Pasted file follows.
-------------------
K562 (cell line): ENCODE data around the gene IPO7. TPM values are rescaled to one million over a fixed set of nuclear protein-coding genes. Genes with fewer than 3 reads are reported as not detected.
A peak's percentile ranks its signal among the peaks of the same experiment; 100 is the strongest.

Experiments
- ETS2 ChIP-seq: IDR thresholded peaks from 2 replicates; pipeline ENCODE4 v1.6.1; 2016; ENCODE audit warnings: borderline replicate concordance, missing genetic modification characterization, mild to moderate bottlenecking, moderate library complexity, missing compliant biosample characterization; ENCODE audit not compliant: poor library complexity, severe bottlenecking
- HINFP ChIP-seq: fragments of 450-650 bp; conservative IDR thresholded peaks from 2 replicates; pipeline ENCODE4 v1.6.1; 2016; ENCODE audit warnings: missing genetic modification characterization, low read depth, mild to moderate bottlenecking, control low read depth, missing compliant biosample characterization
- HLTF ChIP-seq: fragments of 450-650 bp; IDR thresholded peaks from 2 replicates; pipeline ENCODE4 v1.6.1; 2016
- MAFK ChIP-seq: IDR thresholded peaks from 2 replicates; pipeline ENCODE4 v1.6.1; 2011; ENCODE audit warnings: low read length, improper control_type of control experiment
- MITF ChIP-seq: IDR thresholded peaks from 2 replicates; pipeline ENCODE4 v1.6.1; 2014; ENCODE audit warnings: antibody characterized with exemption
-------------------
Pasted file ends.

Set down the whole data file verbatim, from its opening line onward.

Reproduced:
K562 (cell line): ENCODE data around the gene IPO7. TPM values are rescaled to one million over a fixed set of nuclear protein-coding genes. Genes with fewer than 3 reads are reported as not detected.
A peak's percentile ranks its signal among the peaks of the same experiment; 100 is the strongest.

Experiments
- ETS2 ChIP-seq: IDR thresholded peaks from 2 replicates; pipeline ENCODE4 v1.6.1; 2016; ENCODE audit warnings: borderline replicate concordance, missing genetic modification characterization, mild to moderate bottlenecking, moderate library complexity, missing compliant biosample characterization; ENCODE audit not compliant: poor library complexity, severe bottlenecking
- HINFP ChIP-seq: fragments of 450-650 bp; conservative IDR thresholded peaks from 2 replicates; pipeline ENCODE4 v1.6.1; 2016; ENCODE audit warnings: missing genetic modification characterization, low read depth, mild to moderate bottlenecking, control low read depth, missing compliant biosample characterization
- HLTF ChIP-seq: fragments of 450-650 bp; IDR thresholded peaks from 2 replicates; pipeline ENCODE4 v1.6.1; 2016
- MAFK ChIP-seq: IDR thresholded peaks from 2 replicates; pipeline ENCODE4 v1.6.1; 2011; ENCODE audit warnings: low read length, improper control_type of control experiment
- MITF ChIP-seq: IDR thresholded peaks from 2 replicates; pipeline ENCODE4 v1.6.1; 2014; ENCODE audit warnings: antibody characterized with exemption